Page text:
An Abundance of Wood - What to do when offered more?

davidmsem

Feeling the Heat
Oct 30, 2014
330
New haven, Connecticut
In my experience it definitely doesn't last as long if it is not split.

It won't truly dry out inside if not split. Bark is a moisture barrier. Rot feeds and lives on moisture.
Thank you I'm starting to learn this now. I will get splitting . This was a valuable post for me.
 

davidmsem

Feeling the Heat
Oct 30, 2014
330
New haven, Connecticut
Storing in rounds isn’t really the best way. Some flavors will actually rot from inside out. Some do okay for quite awhile in rounds as long as there is no ground contact. By far the best way is to split them all. Store off of ground contact and the wood will last for many years in most cases.
Thanks this has been really educational and I'm glad I posted it. Some of those rounds , that I have stored for over a year, we're not full rounds. Some of the larger ones I had to split and quarter so hopefully there won't be damage started to them . I'm going to get splitting and appreciate this form as I've learned so much over the years.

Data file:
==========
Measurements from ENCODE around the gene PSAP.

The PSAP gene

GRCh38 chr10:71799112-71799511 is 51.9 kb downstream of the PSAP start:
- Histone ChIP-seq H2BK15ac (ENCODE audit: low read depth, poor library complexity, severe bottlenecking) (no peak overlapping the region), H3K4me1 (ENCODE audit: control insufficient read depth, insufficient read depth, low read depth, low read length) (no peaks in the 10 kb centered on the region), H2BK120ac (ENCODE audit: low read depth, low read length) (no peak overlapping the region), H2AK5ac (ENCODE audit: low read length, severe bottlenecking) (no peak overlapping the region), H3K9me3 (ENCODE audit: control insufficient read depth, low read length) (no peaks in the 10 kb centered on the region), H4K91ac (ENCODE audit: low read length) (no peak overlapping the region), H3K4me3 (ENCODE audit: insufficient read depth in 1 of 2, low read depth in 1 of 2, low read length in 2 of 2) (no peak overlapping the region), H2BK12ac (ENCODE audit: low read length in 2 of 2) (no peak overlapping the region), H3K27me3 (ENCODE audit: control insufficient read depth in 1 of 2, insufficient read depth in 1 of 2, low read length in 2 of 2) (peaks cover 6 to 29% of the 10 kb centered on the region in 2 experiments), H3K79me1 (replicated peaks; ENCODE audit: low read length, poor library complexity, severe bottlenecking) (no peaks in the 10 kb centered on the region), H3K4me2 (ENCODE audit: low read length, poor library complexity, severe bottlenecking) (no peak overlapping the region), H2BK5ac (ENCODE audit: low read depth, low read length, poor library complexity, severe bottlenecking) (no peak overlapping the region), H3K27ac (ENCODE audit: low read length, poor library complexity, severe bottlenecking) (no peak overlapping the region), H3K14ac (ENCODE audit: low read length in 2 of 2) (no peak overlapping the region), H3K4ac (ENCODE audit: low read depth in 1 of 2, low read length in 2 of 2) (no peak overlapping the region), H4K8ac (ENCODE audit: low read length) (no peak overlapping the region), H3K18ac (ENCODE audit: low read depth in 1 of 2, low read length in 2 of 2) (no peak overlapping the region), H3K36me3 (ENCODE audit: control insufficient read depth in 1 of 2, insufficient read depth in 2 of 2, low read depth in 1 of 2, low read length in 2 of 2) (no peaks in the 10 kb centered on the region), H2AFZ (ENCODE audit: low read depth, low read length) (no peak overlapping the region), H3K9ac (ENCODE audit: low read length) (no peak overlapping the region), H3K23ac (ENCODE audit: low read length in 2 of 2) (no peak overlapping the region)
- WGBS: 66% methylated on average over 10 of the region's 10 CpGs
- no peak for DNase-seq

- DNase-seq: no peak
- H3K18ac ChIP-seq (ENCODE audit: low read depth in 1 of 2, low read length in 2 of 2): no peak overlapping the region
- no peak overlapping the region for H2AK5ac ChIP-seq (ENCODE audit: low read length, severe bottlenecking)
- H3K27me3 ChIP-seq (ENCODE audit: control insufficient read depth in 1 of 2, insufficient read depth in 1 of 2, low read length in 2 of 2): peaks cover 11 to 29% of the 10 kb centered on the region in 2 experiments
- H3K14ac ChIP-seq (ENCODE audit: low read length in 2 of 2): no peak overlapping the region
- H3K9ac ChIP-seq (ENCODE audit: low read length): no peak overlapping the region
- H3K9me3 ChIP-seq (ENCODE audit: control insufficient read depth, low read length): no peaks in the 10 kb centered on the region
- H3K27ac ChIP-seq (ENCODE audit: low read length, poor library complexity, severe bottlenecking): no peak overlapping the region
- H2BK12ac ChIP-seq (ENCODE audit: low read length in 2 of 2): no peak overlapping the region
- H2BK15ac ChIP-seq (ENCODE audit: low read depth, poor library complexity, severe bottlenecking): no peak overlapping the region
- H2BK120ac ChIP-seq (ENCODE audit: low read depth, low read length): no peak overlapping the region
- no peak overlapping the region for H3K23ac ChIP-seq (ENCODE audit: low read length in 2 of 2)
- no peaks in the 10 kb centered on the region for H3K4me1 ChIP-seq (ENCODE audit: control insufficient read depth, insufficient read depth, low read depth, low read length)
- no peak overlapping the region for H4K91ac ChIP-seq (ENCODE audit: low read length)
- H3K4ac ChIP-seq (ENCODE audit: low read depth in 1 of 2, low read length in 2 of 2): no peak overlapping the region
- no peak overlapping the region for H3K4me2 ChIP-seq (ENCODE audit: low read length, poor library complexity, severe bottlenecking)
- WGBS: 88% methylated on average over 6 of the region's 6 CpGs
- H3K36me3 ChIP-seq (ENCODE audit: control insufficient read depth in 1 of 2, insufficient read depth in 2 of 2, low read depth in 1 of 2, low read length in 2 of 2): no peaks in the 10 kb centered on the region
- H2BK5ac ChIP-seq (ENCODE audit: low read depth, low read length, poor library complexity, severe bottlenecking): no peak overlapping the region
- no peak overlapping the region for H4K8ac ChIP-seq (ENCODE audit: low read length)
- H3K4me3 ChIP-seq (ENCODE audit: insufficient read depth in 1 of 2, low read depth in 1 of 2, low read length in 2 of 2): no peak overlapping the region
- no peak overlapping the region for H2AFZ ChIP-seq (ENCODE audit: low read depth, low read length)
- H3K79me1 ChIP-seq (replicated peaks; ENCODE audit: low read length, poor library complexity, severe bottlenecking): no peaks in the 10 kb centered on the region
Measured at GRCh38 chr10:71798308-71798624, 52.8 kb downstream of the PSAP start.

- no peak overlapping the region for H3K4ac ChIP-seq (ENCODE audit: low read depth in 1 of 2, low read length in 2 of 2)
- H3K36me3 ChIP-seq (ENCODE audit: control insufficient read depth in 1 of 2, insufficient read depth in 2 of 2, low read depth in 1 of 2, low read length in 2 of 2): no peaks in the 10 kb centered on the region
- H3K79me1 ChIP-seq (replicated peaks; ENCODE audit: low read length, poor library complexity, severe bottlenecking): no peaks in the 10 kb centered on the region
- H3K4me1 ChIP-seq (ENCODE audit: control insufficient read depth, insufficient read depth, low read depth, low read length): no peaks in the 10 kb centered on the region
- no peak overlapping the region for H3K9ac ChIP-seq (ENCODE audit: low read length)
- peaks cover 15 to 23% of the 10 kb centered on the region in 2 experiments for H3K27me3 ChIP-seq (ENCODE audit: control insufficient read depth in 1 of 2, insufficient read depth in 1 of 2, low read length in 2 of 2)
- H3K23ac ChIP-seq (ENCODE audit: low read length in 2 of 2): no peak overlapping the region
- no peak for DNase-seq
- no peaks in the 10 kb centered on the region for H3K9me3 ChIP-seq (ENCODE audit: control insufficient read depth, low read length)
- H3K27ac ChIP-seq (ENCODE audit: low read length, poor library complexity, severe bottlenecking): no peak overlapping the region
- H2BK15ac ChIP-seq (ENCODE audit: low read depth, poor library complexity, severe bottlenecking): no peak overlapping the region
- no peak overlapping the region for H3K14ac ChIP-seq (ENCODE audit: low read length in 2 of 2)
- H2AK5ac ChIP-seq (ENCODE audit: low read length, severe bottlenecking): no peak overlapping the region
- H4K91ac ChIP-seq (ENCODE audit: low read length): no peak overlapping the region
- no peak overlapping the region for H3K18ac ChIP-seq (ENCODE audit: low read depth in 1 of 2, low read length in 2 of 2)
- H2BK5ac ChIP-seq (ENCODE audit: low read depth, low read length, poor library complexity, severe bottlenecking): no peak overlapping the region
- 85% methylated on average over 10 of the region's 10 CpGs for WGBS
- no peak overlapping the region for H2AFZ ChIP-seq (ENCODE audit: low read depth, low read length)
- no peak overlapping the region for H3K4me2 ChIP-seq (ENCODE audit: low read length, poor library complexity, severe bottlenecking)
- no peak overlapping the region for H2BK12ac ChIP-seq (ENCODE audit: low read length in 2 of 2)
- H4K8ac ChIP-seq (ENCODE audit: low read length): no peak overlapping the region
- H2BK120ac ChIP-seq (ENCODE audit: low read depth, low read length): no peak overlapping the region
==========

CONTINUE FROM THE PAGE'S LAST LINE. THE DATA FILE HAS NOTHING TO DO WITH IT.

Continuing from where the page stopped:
davidmsem

Feeling the Heat
Oct 30, 2014
330
New haven, Connecticut
I usually keep savaging, but become a lot fussier. By barn is filled to the gills right now, and I have logs laying in the aisle with no place to go. I probably have 3 years worth that I can burn now, and more that'll be cured by then. I've turned down Norway Maple, but am planning to help a neighbor with his white oak in exchange for the wood. Good luck with your wood! Curt
Yeah scoring Oak is awesome! Thank you Curt .
 

davidmsem

Feeling the Heat
Oct 30, 2014
330
New haven, Connecticut
Split. Stack. Cover.

In a few years from now when you're laid up from an unexpected injury or illness, "donations" of wood have dried up or you just don't have the time to process the wood one year you'll appreciate having the extra wood.